Plastic bag recycling bins are a fixture in most grocery store entryways, and lots of Bergen County residents have the misguided notion that our local grocery stores are doing a good job of recycling plastic bags for us. It’s simply not true.
The most environmentally responsible thing to do, of course, is to bring your own reusable bags, but as cities all over the country begin to ban plastic bags, they are met with lots of resistance from the plastic bag manufacturers.
Almost two years ago, I tried to find out what actually happens to the bags we take to the supermarket for recycling for an article I was writing for the Suburbanite. Trying to get information from grocery stores was difficult, and several grocery stores refused to talk to me.
There is no doubt that plastic bags are causing an enormous amount of death and destruction, so it’s heartening to see Teaneck’s Girl Scouts working to have them banned.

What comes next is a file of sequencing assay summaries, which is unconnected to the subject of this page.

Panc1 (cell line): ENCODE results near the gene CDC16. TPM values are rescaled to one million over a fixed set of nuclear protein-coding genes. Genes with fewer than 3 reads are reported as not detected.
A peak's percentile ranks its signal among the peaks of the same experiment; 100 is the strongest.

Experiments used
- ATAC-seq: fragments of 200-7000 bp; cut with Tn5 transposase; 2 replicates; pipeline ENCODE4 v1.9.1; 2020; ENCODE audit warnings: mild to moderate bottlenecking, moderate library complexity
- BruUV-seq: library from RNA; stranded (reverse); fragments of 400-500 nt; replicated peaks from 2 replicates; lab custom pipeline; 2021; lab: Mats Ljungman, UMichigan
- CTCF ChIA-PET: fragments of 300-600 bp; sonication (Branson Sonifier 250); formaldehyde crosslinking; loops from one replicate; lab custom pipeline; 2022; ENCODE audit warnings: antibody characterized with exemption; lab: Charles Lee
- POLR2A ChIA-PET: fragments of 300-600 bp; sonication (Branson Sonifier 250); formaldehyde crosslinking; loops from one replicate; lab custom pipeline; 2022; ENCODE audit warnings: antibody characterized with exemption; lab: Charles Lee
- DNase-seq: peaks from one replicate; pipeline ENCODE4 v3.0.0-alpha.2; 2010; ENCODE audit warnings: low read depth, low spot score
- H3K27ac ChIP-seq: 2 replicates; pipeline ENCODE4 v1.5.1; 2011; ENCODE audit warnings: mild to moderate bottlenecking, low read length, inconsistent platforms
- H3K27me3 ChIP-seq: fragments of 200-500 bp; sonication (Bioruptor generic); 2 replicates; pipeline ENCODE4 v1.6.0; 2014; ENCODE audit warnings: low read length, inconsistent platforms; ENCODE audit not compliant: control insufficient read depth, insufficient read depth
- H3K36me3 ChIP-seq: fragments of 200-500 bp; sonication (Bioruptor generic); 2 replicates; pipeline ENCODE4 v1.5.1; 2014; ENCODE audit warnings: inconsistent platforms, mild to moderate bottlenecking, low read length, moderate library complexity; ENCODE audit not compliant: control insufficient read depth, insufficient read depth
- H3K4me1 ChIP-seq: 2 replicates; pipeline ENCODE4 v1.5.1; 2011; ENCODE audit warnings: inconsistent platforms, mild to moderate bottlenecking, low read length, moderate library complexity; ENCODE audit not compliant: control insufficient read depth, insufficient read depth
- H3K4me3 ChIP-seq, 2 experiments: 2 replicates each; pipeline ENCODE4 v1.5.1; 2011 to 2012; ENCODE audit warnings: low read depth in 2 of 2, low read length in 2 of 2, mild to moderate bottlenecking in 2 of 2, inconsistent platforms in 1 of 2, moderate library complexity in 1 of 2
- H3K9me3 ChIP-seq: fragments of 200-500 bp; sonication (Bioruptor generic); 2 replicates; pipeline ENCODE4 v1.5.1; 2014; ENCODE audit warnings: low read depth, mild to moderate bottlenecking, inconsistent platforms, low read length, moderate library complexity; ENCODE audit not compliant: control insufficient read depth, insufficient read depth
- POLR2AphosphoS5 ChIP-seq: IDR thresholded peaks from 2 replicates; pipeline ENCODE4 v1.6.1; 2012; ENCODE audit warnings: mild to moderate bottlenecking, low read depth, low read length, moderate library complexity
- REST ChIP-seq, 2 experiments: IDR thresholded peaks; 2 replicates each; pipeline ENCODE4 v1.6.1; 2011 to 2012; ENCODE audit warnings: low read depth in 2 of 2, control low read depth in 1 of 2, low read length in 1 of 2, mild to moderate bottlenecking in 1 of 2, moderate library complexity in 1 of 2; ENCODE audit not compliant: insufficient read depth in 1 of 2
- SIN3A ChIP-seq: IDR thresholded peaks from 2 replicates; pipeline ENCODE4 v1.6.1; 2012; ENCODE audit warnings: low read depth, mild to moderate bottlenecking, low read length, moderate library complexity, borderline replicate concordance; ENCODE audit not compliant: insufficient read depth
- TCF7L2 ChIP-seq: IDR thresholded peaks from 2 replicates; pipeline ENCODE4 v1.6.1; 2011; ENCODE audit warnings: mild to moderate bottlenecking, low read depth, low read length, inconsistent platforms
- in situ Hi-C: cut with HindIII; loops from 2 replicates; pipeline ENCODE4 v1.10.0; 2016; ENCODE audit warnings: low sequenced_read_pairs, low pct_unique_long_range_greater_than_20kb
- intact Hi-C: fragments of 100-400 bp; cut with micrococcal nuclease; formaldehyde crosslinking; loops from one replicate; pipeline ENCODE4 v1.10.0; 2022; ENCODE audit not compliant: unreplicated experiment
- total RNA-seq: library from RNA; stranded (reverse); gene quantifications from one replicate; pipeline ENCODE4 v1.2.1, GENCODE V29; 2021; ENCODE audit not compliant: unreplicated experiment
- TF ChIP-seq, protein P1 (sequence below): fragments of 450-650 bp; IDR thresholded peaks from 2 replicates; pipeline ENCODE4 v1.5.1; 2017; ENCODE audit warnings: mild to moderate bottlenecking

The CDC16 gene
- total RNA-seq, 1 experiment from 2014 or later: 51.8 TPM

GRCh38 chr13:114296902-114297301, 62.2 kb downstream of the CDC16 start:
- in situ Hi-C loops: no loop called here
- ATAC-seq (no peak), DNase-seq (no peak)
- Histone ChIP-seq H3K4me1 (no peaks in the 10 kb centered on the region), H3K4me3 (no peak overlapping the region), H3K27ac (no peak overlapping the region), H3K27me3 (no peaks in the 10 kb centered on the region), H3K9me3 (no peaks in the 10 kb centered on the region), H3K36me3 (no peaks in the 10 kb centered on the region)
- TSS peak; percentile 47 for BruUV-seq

SOME PLASTIC BAG FACTS:
Over 1 trillion plastic bags are used every year, globally - that amounts to about 2 million every minute.
According to the EPA, about 32 million tons of plastic waste is produced annually, much of it plastic bags.
According to the Natural Resources Defense Council, an average American family brings home 1,500 bags each year, and it takes about 12 million barrels of oil to produce them.
According to The Ocean Conservancy, plastic bags are consistently in the top 10 kinds of trash picked up on beaches everywhere.
Because plastic bags take so long to decompose, they wind up drifting on ocean currents for an unknown number of years, slowly breaking down into smaller and smaller pieces. These tiny bits of plastic wind up being eaten by fish and other animals who mistake the bits for food. When we eat these fish, we are eating the toxins from that ingested plastic. It’s way past time to ban plastic bags.
If you’re interested in my findings from two years ago, the article is archived, and here’s the link: